In a charming piece in today's Wall Street Journal, Mike Kerrigan, a lawyer in North Carolina, takes issue with the common description of one's spouse as a "best friend."
Mr. Kerrigan was pondering the Valentine advertisement of a jeweler, which suggests buying two diamonds, one for one's "true love" and another for one's "best friend."
No, the jeweler isn't (as far as we know) suggesting presents for two people. The diamonds are joined in one setting. But Mr. Kerrigan is put off by the best friend pitch:
The average married guy might simply give his wife full custody of the pendant, on the theory that she is his wife and his best friend. But that’s a crime against etiquette. A person is properly addressed by the highest honorific attained in life, since the greater includes the lesser. Will George H.W. Bush be remembered as a president or a vice president?
Thus the title of spouse subsumes best friend. When Devin and I joined our lives together, God was present. Friends and family traveled from afar. There was fondue. None of these marked the moment in middle school when Tommy intervened in a scuffle, saved my bacon, and became my best friend.
There are substantive differences to consider, too. Aristotle said we are what we repeatedly do. The person who habitually builds you up is your spouse. The one who habitually reminds you that, though he knows your ruinously embarrassing secret nickname, he’ll take it to the grave? Your best friend.
Cold, Aristotelian logic was insufficient for Brutus, so like Marc Antony, I’ll speak to the heart. Which song takes your breath away, “When a Man Loves a Woman” by Percy Sledge, or “Best Friend” by Harry Nilsson ?
I don't want to get too didactic on a holiday dedicated to romance (which this year falls on Ash Wednesday, a solemn day for Christians, who'll have to save the chocolates for tomorrow and celebrate today by doing something nice and kind that doesn't involve a steak dinner!), but I want to call your attention to a serious Valentine's Day piece in the Weekly Standard.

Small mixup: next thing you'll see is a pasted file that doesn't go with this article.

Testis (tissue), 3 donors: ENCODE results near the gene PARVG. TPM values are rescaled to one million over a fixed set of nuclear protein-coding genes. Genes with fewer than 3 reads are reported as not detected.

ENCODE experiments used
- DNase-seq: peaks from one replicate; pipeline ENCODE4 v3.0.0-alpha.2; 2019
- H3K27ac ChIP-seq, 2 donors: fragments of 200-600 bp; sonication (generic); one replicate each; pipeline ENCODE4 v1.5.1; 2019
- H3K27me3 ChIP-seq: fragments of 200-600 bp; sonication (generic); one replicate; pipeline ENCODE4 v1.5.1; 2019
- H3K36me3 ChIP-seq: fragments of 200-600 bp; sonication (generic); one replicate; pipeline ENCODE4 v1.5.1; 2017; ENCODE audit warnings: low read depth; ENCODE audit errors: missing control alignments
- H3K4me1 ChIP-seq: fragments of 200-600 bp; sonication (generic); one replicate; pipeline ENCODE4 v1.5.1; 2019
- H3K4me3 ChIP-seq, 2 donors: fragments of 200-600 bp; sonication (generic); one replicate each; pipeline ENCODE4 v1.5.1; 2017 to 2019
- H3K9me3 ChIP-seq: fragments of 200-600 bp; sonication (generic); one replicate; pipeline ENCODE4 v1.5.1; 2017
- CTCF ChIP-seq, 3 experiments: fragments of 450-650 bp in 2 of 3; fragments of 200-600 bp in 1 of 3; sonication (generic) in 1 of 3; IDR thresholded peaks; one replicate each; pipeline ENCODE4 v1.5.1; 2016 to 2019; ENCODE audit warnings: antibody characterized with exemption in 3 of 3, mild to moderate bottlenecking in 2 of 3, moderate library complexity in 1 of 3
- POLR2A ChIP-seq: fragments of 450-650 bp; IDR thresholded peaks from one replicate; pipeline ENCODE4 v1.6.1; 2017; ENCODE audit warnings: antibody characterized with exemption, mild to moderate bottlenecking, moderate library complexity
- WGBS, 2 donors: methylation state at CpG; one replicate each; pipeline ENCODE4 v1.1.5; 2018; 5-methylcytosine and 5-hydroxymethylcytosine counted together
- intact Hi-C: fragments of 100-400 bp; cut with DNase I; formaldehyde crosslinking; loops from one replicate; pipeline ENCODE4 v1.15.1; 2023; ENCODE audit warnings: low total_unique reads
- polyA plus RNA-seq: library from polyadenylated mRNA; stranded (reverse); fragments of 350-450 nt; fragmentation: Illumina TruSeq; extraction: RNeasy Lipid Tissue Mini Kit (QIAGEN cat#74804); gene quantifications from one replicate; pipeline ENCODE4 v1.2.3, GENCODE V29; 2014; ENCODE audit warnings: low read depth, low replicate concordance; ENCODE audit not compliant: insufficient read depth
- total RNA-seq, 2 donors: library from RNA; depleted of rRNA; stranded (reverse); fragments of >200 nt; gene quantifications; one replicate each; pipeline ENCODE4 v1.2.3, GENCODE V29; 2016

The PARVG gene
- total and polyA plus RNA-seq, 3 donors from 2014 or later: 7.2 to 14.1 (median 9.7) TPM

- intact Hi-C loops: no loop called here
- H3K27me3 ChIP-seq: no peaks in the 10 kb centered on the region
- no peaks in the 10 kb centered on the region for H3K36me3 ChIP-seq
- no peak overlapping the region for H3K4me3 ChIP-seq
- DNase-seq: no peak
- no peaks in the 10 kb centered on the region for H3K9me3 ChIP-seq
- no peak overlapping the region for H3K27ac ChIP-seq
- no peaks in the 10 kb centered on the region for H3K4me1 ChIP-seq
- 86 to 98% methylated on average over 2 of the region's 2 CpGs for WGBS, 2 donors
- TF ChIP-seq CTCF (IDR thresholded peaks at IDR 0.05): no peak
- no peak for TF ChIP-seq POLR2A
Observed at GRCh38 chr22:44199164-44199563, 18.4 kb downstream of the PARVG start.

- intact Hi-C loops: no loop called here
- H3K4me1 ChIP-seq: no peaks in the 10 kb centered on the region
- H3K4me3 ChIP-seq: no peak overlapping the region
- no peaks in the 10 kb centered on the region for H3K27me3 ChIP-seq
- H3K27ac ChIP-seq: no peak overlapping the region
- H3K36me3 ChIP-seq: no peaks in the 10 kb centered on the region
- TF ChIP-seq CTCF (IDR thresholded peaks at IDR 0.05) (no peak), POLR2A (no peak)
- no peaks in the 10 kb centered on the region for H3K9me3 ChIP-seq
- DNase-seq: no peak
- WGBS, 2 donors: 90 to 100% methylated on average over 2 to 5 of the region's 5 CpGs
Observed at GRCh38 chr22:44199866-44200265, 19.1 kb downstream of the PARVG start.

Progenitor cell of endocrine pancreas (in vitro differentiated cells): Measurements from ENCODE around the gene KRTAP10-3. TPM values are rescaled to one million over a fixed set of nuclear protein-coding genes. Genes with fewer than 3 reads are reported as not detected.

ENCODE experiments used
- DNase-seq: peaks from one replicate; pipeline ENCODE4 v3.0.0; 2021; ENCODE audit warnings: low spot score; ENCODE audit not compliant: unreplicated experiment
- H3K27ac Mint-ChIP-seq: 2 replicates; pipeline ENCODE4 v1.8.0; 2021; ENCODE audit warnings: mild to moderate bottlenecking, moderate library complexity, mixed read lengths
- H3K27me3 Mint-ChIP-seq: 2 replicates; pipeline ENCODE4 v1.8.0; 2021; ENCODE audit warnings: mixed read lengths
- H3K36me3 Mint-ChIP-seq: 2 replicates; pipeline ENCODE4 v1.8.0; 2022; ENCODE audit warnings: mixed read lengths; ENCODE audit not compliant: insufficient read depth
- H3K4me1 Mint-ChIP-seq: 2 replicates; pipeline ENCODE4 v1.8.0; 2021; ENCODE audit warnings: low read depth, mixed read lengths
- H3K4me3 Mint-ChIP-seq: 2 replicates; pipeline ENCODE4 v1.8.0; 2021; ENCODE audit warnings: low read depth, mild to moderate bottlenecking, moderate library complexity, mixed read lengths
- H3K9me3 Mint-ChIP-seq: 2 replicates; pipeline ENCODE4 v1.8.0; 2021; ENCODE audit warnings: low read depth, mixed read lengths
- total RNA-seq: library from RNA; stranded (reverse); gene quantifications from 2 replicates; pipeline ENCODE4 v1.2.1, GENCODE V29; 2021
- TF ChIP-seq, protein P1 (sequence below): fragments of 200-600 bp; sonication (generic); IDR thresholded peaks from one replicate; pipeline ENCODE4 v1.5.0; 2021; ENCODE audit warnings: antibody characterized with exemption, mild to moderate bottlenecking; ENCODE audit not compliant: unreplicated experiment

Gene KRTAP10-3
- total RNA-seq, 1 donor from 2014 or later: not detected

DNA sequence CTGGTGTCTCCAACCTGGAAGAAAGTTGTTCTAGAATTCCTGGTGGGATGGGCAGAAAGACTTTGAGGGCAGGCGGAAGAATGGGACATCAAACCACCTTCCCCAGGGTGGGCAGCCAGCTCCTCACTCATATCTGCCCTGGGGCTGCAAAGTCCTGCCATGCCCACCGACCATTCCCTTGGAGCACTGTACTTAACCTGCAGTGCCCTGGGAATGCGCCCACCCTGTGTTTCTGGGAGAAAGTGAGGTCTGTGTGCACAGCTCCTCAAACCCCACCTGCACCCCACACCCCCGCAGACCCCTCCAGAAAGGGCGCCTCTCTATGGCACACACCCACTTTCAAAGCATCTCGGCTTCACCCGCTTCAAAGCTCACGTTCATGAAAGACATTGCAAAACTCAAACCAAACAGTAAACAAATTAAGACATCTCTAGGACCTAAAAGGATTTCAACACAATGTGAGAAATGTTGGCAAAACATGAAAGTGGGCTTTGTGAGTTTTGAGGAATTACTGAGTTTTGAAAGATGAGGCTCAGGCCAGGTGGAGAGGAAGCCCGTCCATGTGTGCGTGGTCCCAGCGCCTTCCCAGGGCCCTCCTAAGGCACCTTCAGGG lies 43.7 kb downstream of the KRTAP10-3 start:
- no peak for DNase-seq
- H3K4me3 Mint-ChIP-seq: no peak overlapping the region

The article, by Lawrence Mead, professor of politics and public policy at New York University, also uses the day to celebrate not just romance but marriage. The piece is headlined, "Happy Valentine's Day. Now Go Get Married." The decline of marriage is possibly the most serious problem in society today. The causes of the decline run deep. Mead writes:
Is there anything to be done? Some experts suggest that generating more good jobs for low-skilled men could reverse the trend, while others hope that some new program will appear that strengthens marriage. But these hopes are probably ill-founded. Because the main cause of marital decline isn’t a policy matter. It’s simply that, while most Americans still affirm the value of marriage, it no longer has moral authority. It has decayed into a distant ideal that no longer governs actual behavior.
. . .
But marriage isn’t only a private concern. One reason lower-income society is falling apart is that the decline of marriage leaves too few adults who are willing and able to help each other. Spouses who cannot get along within the family also cannot contribute much to the wider society. They have little to offer others in the joint work of building strong communities. Government and nonprofit bodies attempt to fill the void, but even they cannot substitute for families based on strong adult commitments.
Because of the social costs of nonmarriage, “tolerance,” while laudable, should not be society’s only goal. Instead, we should be working to strike a balance between free choice and the promotion of the stable, supportive environments that create the best outcomes for both children and adults.
Any return to marriage norms, however, must take into account the feminist critique. Two generations ago, wives were often subordinate to their husbands or blindly deferred to them. Most advocates of marriage today recognize that the institution can be rebuilt only if it is done so on more egalitarian lines. Husbands and wives must be partners, without either ruling over the other. This does assume, however, that the spouses can work out differences more openly than they often did in the past.
I will note one very positive development this Valentine's Day: While Google reveals that an ample number of campuses will celebrate the day by hosting readings of "The Vagina Monologues," the bloom seems to be off this smelly rose: the excitement is gone; it's perfunctory.
Which is good because this should be a day to think about romance and the good relationships that begin in romance. So happy Valentine's Day (even without the big ticket dinner!)!
And,by the way, this is my candidate for a real love story, and it doesn't include diamonds or chocolate.